A Life of Reinvention
by Manning Marable
Viking Adult, 2001, 608 pp.
Manning Marable’s Malcolm X: A Life of Reinvention hit the book stands last spring with considerable buzz, given the allure that accompanied Malcolm X’s life story, as well as the drama of Marable’s personal tragedy. Marable died of complications resulting from pneumonia at age sixty a few days before the publication of his magnum opus. His sudden demise heightened the impression that his Malcolm—the product of ten years of work—would be definitive.
The man euphemistically known as “the Brother X” has become iconic. He has been the subject of a major Hollywood biopic. But his legacy remains contested. Critics and admirers alike pick and choose from among the images of Malcolm X. There is the majestic freedom fighter, admired by Spike Lee and Barack Obama. There is the Brother X associated with parochial-minded anti-Americanism; the race-baiting Malcolm X recently denounced by Stanley Crouch as “a maskmaker from his days as a hustler to the moment at which he was shot to death”; Malcolm the global humanitarian, the symbol of world brotherhood; Malcolm the sectarian, the divisive influence. There is the religious Malcolm, potentially the new face of Black Islamic America.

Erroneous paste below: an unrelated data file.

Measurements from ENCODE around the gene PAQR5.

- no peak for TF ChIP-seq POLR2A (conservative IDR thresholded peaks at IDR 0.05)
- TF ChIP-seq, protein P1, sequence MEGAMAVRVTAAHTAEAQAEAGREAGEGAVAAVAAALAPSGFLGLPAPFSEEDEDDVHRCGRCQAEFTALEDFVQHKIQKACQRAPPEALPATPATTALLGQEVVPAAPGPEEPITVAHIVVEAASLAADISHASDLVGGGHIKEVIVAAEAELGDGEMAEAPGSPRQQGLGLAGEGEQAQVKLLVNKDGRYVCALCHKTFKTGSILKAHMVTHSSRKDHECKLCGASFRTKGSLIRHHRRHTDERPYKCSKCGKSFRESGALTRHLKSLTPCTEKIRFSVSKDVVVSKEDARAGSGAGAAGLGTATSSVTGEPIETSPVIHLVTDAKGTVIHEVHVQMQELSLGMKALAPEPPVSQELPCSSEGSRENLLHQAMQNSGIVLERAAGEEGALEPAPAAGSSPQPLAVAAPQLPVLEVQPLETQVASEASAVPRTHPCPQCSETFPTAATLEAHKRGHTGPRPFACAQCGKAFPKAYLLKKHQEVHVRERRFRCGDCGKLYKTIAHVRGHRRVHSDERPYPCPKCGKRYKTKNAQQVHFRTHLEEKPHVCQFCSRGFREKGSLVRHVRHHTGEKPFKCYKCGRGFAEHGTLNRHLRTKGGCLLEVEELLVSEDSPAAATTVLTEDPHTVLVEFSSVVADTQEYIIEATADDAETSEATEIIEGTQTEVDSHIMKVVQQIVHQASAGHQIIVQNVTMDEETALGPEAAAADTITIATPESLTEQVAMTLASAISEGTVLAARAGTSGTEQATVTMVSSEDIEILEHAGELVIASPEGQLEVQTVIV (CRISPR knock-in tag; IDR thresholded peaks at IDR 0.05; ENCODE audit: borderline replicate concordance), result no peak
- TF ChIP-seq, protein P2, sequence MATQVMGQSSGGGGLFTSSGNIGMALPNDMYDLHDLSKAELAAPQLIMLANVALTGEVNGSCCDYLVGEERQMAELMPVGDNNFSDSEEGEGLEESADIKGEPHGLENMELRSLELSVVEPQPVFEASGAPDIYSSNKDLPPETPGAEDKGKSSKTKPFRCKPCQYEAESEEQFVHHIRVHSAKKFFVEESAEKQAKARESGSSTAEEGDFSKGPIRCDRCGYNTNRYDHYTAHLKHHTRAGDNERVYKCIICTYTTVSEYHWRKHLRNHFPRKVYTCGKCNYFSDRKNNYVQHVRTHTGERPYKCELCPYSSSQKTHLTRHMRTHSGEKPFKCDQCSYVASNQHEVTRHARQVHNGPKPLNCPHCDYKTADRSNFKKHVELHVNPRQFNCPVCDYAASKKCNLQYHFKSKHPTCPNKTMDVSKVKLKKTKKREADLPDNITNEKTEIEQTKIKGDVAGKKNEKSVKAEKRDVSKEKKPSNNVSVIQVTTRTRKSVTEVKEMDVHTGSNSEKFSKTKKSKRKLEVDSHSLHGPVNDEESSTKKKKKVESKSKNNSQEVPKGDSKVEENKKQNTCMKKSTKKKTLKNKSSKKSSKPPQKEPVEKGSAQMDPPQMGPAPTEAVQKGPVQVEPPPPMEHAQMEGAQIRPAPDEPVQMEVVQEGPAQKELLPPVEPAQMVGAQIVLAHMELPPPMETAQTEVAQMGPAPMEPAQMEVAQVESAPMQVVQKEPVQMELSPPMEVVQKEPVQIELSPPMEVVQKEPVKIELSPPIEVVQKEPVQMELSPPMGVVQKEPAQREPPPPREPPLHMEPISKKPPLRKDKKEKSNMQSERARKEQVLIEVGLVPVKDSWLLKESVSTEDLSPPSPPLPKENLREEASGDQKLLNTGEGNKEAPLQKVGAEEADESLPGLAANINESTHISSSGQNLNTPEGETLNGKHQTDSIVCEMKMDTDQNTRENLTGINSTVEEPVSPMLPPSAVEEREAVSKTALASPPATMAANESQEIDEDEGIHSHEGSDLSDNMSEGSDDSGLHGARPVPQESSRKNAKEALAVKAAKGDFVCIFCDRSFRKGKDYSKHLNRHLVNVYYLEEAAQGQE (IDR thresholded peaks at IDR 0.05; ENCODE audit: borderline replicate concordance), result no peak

But there is another Malcolm, the male chauvinist, who bragged in his autobiography of never having trusted a woman, and whose image reified ugly strains of Islamic sexism, as well as its capacity for radical violence. Marable notes, “An al-Qaeda video released following the election of Barack Obama described the president as a ‘race traitor’ and ‘hypocrite’ when compared to Malcolm X.”
Martin Luther King’s career fits easily into the mold of a martyred civil rights hero. He promoted social integrationism and was murdered by a white racist. For most of his public life, Malcolm X belittled social integrationism and was murdered by other blacks in a sectarian feud. Malcolm X’s break with the Nation of Islam defined the final period of his career. But after he put aside the NOI’s half-baked philosophy of “white devils” he still extolled the power behind a collective racial identity. He ultimately “changed,” but to what? There is not a clear version of what the final Malcolm X represented.
Malcolm’s legacy has been interpreted to be culturally black nationalist or capitalist (in the Marcus Garvey tradition of black entrepreneurship) or socialist. His last phase coincided with the period of anticolonialist socialist revolutions in Africa. He identified strongly with Pan-Africanism. But Pan-Africanism has come and gone; where does this leave Malcolm X in history?
A Life of Reinvention is heavy on particulars, or minutiae—a narrative retelling by a zealous researcher. Isn’t this a biographer’s task? Yes, and yet for all that Marable accomplishes, a certain disappointment haun...
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